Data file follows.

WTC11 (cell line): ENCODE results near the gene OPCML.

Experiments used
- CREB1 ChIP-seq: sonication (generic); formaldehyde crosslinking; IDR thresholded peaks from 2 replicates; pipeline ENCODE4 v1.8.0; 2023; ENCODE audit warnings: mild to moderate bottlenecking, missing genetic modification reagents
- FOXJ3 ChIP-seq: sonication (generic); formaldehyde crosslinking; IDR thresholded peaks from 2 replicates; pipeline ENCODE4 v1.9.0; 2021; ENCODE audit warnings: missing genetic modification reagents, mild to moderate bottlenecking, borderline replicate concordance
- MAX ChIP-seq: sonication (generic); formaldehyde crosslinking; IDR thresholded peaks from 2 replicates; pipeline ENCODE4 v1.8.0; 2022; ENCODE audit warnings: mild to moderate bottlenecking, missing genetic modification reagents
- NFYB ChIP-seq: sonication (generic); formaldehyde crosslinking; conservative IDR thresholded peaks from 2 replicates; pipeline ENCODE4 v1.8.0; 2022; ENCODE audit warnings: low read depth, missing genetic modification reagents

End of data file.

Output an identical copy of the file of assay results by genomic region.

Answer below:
WTC11 (cell line): ENCODE results near the gene OPCML.

Experiments used
- CREB1 ChIP-seq: sonication (generic); formaldehyde crosslinking; IDR thresholded peaks from 2 replicates; pipeline ENCODE4 v1.8.0; 2023; ENCODE audit warnings: mild to moderate bottlenecking, missing genetic modification reagents
- FOXJ3 ChIP-seq: sonication (generic); formaldehyde crosslinking; IDR thresholded peaks from 2 replicates; pipeline ENCODE4 v1.9.0; 2021; ENCODE audit warnings: missing genetic modification reagents, mild to moderate bottlenecking, borderline replicate concordance
- MAX ChIP-seq: sonication (generic); formaldehyde crosslinking; IDR thresholded peaks from 2 replicates; pipeline ENCODE4 v1.8.0; 2022; ENCODE audit warnings: mild to moderate bottlenecking, missing genetic modification reagents
- NFYB ChIP-seq: sonication (generic); formaldehyde crosslinking; conservative IDR thresholded peaks from 2 replicates; pipeline ENCODE4 v1.8.0; 2022; ENCODE audit warnings: low read depth, missing genetic modification reagents